Executives in Transition- Why a rifle beats a shotgun in nabbing that perfect job
June 21, 2010
However, after participating in hundreds of such interviews over the years I am ever less inclined to serve as a passive sounding board, listening patiently as executives list their wants and preferences. Instead, I have taken to challenging what I am told, not to embarrass or discourage, but rather to nudge the job seekers into making the most of the journeys before them.
Among the most common and ill-conceived opening lines that I hear is, “I am interested in finding a company, large or small, which requires expertise in anything from turnaround situations to high growth”. Intuitively, most job seekers believe that it is wise to frame their job search broadly, thereby enhancing the pool of opportunities for which they may be considered. It is akin to choosing a shotgun over a rifle in the hopes of hitting something, anything. And while it is difficult to advise candidates against expanding their job choices, the truth is that the strategy often backfires.
First, casting a wide net complicates rather than simplifies the task at hand. How do you conduct an effective job search when the target market includes large, medium and small companies running the gamut of high growth through to turnaround? This may not be an insurmountable problem in smaller communities where every firm can be identified, but in large metropolitan areas the target market proves to be everywhere and nowhere. How do you plan an effective job search when every path is a full-time pursuit? When job opportunities do surface, they become islands onto themselves with the job seeker jumping from one to another never building momentum or depth of understanding in any given one. Scattered and unfocused, the search strategy generates activity but few results.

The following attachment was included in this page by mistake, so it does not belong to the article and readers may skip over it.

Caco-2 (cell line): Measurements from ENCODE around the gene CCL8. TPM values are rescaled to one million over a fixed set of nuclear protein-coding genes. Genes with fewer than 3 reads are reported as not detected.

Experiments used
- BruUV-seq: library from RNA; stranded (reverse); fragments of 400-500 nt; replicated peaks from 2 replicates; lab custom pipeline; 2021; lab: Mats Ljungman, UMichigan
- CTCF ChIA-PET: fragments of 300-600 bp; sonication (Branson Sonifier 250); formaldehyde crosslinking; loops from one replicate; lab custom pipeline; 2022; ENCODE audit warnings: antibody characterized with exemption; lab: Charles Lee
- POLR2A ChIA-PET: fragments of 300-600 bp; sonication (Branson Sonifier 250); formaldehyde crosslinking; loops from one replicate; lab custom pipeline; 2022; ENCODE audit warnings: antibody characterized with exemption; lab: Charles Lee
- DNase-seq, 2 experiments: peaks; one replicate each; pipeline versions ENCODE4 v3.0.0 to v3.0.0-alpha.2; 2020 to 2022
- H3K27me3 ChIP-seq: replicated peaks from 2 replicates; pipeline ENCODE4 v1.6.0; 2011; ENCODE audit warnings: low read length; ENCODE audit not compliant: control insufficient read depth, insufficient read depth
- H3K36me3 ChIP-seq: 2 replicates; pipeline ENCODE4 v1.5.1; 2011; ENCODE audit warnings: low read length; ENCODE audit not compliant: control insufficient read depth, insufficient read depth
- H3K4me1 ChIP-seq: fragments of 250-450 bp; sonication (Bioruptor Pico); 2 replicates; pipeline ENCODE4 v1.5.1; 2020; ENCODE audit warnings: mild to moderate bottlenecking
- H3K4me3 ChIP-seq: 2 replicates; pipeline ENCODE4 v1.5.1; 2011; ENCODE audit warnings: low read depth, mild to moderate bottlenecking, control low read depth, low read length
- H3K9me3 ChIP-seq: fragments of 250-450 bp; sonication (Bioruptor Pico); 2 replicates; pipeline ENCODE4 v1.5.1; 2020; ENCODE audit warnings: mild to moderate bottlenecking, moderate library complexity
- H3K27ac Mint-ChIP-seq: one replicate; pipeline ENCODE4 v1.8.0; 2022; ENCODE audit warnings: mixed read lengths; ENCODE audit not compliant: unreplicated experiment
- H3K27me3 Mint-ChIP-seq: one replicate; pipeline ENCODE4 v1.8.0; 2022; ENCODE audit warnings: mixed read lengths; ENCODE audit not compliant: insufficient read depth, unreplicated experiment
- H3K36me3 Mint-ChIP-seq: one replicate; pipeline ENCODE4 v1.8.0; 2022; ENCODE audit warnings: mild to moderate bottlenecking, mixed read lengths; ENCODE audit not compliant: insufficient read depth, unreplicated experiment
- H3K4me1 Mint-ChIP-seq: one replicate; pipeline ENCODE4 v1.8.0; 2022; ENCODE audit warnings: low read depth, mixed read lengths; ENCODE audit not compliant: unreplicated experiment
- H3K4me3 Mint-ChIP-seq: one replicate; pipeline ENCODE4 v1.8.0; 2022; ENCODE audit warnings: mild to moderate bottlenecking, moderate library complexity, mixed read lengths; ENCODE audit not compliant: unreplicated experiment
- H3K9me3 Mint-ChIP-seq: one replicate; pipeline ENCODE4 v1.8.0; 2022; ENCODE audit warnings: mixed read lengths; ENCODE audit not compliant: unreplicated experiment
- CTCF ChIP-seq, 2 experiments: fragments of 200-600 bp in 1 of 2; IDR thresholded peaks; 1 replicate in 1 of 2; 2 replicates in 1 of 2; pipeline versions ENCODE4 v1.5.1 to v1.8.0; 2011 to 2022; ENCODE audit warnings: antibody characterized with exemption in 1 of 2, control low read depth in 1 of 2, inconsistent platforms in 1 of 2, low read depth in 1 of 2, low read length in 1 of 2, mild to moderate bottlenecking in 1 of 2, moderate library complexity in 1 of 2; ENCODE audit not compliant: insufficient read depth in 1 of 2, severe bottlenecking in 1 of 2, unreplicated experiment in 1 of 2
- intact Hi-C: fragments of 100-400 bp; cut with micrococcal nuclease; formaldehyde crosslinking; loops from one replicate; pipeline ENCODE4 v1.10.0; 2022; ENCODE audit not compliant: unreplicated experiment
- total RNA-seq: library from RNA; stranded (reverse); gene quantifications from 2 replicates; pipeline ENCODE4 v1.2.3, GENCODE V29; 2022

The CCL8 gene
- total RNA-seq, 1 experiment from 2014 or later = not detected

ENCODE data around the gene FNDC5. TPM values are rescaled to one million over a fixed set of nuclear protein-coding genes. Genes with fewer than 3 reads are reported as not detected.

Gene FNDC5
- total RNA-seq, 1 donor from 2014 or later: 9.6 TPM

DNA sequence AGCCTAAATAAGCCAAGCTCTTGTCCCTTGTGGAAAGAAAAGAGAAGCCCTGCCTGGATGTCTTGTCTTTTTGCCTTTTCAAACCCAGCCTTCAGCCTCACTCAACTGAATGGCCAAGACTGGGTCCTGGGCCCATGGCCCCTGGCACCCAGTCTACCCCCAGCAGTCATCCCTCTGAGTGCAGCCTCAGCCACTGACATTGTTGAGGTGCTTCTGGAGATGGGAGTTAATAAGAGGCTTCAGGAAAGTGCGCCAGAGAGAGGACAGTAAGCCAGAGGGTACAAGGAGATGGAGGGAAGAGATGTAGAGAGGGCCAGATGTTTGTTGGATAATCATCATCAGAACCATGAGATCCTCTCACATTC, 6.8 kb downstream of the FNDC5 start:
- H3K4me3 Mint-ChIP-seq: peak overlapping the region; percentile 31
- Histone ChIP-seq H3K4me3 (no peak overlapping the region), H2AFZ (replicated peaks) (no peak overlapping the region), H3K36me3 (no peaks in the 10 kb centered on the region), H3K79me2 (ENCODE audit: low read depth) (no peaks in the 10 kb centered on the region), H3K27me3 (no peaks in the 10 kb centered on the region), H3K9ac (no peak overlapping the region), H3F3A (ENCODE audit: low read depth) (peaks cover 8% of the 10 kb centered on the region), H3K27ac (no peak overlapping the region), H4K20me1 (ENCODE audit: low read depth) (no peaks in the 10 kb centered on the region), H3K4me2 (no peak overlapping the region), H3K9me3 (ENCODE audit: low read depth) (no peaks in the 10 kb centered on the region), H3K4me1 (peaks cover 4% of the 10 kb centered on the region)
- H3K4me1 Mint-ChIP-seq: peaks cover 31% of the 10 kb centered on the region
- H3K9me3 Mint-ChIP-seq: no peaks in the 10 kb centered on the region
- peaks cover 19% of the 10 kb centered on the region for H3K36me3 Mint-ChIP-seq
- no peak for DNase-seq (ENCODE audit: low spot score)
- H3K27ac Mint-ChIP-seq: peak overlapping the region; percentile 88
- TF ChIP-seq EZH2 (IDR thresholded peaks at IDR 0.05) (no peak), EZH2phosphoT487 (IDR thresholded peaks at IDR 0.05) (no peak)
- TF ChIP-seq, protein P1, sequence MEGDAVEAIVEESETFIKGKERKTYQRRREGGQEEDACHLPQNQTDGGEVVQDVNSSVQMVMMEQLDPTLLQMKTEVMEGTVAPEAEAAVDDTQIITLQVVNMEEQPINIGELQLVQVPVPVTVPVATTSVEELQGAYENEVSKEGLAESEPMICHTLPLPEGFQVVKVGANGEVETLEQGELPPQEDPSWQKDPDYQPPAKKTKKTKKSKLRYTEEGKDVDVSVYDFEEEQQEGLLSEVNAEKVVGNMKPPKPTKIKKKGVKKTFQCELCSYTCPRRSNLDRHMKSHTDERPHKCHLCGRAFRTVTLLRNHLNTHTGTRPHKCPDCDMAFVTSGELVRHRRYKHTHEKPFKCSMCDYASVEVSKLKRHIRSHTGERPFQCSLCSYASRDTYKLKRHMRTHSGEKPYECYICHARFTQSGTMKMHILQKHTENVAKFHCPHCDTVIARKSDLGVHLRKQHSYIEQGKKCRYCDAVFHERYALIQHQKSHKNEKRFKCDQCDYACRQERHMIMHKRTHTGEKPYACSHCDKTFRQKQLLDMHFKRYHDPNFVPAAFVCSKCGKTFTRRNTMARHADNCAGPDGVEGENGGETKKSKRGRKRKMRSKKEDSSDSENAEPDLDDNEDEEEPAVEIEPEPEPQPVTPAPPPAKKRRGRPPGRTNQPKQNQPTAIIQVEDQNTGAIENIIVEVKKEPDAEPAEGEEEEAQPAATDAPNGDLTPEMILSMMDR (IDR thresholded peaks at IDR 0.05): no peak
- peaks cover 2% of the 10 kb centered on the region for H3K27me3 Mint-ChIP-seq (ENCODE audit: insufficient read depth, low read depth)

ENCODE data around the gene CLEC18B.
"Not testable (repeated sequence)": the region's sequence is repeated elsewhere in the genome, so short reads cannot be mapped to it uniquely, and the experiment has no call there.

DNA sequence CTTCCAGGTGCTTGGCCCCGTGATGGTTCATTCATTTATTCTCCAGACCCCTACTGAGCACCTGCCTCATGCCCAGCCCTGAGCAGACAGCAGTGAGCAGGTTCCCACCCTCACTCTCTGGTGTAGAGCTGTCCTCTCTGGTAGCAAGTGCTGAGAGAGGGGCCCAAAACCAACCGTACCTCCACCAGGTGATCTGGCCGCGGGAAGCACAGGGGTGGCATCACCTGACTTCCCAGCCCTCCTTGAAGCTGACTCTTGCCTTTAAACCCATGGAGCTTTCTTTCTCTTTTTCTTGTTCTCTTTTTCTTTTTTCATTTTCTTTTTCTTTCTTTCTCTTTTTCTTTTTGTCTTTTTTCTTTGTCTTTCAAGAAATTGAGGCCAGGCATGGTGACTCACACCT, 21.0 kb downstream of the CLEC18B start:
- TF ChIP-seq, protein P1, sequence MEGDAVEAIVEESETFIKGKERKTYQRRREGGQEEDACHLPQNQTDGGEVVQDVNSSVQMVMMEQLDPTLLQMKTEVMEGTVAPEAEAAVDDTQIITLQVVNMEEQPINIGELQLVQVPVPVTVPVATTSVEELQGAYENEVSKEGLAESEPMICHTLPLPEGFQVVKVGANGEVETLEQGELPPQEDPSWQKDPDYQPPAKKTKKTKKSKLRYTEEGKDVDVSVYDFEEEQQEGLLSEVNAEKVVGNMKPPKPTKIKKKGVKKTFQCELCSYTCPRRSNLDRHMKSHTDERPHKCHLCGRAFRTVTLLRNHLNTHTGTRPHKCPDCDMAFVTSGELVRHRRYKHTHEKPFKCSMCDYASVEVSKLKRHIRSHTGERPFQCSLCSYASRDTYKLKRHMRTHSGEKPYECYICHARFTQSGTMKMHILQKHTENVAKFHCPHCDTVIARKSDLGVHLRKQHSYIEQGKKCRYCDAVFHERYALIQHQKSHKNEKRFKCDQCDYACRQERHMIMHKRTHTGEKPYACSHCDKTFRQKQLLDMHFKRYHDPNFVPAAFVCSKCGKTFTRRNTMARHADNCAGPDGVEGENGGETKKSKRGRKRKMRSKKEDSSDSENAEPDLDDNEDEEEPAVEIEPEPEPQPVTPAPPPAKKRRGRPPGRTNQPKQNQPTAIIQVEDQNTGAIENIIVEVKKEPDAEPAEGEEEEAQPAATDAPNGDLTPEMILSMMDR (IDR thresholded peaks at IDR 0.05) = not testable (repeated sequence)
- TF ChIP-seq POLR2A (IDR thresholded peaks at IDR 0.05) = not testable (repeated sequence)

Second, the odds are high that despite your assertions, you are not equally suited to managing both large companies and small let alone across the full spectrum of situations faced by them. Early stage companies require different skills than large corporations, as do turnarounds from high growth, and it is likely that your portfolio of skills, personality and experiences skew better to some more than others. While you may argue, and many do, that leadership and management skills transcend firm size, life stage or context, be prepared for more than a few skeptics who will question whether you really understand, or are being honest about your strengths and abilities. By casting yourself as a multifaceted, adaptable generalist you not only increase the chances of making a poor job decision you also unwittingly shift the onus onto the hiring organization to sort where you really belong. Since many potential employers are not up to that task, they will struggle with whether the self-described ‘generalist’ before them can deliver the specialist results they seek.
A better alternative starts with some serious soul-searching on the themes that have cut across your career, the successes, stumbles, lessons learned and what is most important to you and your family going forward. You narrow in on a few key areas of interests and strength and extend your job search outwards in concentric circles of best fit. When you meet headhunters and potential employers, you walk us through where, how and why you have thrived in the past and explain how these inform your preferences going forward. You impress with your self-awareness and the clarity of future you envision for yourself. The shotgun is shelved in favor of the more narrowly targeted rifle and you significantly increase the odds of hitting the target role you covet.
Now let’s talk about those wants and preferences…
Robert Hebert, PhD is Managing Partner of Executive Search Firm StoneWood Group Inc. He can be reached @ email@example.com or at 416.365.9494x777